I was in the mall last week and saw a ton of sale signs proclaiming it was back to school season. I laughed at myself remembering how excited I would get for this time of year as a teen. My mom and I would make a day out of back to school shopping. We’d hit the mall, she’d help me pick out new clothes and treat me to lunch after. It was such a fun day! But I also remember the stressful side of back to school shopping – my clothes size.
My biggest fear would be that I’d find out I’d gone up a size. I knew I was a growing teen and that my size could fluctuate, but it would fluctuate two or three sizes depending on the store! It wasn’t until I was an adult that I realized and understood that my clothing size doesn’t matter. Okay, maybe it does in certain circumstances. If your clothes are starting to feel snug, it’s a good indication that you’ve had a few too many cheeseburgers at all those summer cookouts. But the actual number on the tag? No, it doesn’t matter.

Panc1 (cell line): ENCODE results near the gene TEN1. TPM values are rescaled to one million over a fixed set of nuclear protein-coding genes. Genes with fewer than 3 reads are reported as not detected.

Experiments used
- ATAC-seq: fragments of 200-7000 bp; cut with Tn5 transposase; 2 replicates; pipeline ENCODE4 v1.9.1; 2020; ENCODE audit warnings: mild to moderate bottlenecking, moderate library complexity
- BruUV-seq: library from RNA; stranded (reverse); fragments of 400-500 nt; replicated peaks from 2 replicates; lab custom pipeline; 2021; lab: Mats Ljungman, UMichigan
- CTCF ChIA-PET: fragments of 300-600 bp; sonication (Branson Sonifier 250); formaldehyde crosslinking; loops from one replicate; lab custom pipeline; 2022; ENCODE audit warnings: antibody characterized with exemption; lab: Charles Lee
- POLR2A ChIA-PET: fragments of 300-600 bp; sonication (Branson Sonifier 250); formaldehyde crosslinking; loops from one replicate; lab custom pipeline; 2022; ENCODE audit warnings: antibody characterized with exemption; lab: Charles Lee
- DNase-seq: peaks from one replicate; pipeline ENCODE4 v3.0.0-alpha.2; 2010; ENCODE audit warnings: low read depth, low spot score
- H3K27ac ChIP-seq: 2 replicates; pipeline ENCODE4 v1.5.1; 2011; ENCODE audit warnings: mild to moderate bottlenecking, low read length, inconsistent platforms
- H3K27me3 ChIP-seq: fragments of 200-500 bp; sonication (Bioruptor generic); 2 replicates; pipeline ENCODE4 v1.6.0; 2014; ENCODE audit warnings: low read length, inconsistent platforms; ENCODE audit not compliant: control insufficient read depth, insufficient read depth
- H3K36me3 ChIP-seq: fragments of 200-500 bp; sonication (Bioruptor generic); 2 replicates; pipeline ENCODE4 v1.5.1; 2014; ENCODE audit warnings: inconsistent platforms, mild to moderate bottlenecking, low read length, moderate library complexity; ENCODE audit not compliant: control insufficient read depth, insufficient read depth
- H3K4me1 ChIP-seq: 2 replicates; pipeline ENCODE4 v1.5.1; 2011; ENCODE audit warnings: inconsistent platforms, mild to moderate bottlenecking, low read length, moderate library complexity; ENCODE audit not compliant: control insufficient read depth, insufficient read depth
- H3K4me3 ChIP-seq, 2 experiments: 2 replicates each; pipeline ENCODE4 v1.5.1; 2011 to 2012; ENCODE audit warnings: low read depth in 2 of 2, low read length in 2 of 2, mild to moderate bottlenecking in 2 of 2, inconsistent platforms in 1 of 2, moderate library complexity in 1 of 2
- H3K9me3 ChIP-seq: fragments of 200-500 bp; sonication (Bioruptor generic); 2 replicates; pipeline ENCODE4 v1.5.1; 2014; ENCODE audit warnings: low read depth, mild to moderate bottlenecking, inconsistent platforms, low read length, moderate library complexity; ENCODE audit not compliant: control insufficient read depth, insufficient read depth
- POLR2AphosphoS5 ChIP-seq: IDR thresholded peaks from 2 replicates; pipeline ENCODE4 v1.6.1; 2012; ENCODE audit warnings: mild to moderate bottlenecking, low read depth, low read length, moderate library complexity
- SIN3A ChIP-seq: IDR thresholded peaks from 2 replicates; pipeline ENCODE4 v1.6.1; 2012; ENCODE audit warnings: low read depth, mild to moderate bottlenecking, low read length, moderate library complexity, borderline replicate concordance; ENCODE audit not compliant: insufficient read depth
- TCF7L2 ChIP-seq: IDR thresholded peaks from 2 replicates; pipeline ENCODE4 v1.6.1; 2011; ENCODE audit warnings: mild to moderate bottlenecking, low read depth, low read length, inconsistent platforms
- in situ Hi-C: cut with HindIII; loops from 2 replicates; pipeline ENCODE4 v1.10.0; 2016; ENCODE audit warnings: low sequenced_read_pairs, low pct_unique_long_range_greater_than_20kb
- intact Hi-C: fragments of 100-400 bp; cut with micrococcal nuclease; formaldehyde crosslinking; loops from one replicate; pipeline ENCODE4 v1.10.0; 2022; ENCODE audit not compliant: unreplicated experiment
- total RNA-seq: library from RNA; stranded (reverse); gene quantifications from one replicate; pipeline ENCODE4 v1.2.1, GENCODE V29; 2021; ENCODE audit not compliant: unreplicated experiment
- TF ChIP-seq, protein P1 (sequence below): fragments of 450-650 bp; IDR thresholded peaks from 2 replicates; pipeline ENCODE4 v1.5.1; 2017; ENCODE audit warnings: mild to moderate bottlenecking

What does matter is how your clothes fit. There really isn’t a standard size for women’s clothing. You can be a 6 in one store, a 10 in another. Sometimes you’ll be a different size in the same store but in a different brand of clothing. It never stops!
Who cares what the number on the tag says? The tag doesn’t determine the look of an item, and it doesn’t determine how you feel in that item either. The look and feel is based on how the item fits. Clothing should flatter your natural figure. It should compliment and balance your shape. An easy way to do this is to buy clothing and then take it to your tailor and have it custom-made to fit you better. This is what every single celebrity does. They don’t buy and wear their clothes off the rack and neither should you!
If I had known about proper tailoring and “vanity sizing” when I was younger, I probably would’ve felt a little better about my body. So if you’re taking your teen back to school shopping this month, talk to her/him about clothes sizes and assure them that it’s completely normal to have to go up a size or two. And remind yourself the next time you’re out shopping. And if the number on the tag really does bother you, cut it out as soon as you take it home.